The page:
How do chest compressions actually work?

There is a common misconception that the main purpose of chest compressions in cardiopulmonary resuscitation (CPR) is to directly pump the heart to make it beat again.

However, the heart usually needs a shock to restart. It’s also deep in the chest.

Instead, the main goal of chest compressions is to help restore blood flow to the brain and other vital organs, including the lungs and the heart itself, until the heart receives an electric shock.

This article discusses how blood vessels carry blood throughout the body and how CPR chest compressions can be used to save lives.

CPR steps and their effects

If someone’s heart stops suddenly, called cardiac arrest, they can die within minutes. Blood cannot get to their brains and other vital organs.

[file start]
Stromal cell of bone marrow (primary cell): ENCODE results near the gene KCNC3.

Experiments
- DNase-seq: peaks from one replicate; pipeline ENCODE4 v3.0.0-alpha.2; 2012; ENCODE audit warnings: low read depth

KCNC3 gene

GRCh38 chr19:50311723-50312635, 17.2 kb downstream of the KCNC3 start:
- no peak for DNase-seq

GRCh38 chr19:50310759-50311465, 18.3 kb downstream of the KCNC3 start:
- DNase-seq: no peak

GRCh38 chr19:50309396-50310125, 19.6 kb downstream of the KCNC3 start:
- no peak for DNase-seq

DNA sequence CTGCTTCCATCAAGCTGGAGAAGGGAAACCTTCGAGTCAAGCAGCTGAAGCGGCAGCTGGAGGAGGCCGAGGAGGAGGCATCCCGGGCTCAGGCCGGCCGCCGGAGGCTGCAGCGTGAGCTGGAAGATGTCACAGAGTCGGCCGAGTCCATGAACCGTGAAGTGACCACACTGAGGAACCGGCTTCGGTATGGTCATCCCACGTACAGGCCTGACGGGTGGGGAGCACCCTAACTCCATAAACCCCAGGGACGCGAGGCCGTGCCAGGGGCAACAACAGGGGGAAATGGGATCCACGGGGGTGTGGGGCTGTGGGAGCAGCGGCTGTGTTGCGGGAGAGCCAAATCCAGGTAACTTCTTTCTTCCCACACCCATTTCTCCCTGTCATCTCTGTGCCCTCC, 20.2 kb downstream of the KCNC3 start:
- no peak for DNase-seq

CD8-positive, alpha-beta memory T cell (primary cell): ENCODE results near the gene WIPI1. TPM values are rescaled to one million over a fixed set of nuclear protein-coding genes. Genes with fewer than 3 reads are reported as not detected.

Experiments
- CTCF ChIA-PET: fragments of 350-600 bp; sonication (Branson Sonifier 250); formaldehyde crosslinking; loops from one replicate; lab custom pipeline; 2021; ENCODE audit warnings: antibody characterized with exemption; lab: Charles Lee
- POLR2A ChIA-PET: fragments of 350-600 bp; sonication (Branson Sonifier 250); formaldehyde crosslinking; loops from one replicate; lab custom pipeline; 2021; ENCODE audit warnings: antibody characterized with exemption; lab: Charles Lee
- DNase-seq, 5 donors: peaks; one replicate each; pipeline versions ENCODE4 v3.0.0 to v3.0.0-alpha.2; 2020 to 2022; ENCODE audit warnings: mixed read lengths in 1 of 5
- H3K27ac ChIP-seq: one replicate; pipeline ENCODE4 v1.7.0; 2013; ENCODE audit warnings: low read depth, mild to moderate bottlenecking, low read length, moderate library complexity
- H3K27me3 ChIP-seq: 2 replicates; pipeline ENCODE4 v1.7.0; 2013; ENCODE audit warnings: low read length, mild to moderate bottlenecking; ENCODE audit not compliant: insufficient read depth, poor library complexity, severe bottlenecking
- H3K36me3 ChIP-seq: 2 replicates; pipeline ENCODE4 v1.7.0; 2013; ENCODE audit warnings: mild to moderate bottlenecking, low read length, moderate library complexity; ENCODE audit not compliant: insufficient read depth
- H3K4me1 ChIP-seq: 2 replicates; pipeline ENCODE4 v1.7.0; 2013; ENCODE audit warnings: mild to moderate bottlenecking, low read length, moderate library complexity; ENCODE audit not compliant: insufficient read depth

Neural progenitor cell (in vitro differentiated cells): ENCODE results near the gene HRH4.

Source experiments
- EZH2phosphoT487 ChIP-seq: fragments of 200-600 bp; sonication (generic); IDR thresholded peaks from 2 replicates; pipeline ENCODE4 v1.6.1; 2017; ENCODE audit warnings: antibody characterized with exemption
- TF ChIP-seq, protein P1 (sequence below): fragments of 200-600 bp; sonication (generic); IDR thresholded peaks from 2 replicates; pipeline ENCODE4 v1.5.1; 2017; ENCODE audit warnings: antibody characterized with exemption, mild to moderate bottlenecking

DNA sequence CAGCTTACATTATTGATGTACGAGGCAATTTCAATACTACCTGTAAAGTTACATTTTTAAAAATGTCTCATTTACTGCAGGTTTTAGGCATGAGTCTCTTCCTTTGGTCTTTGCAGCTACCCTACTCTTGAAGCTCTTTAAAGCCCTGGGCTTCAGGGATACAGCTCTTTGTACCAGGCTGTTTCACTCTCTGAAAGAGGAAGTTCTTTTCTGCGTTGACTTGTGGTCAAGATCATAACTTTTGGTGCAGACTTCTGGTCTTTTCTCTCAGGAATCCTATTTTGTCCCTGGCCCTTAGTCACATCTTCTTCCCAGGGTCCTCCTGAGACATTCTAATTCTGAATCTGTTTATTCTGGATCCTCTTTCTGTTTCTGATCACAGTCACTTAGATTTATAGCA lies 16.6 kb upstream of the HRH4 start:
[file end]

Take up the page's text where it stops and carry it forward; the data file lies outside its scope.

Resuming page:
If CPR is performed quickly, it can double or triple a person’s chances of survival. It can also help prevent or reduce brain damage by maintaining blood flow to the brain in the minutes before emergency medical services (EMS) teams arrive.

If someone falls, doesn’t respond when you ask if they’re okay, and doesn’t seem to be breathing, give CPR. Be sure to call 911 or instruct others to do so before you begin.

Here are the steps to follow:

  1. Place your hand on the center of their chest, one hand on top of the other. Concentrate your weight on your hands.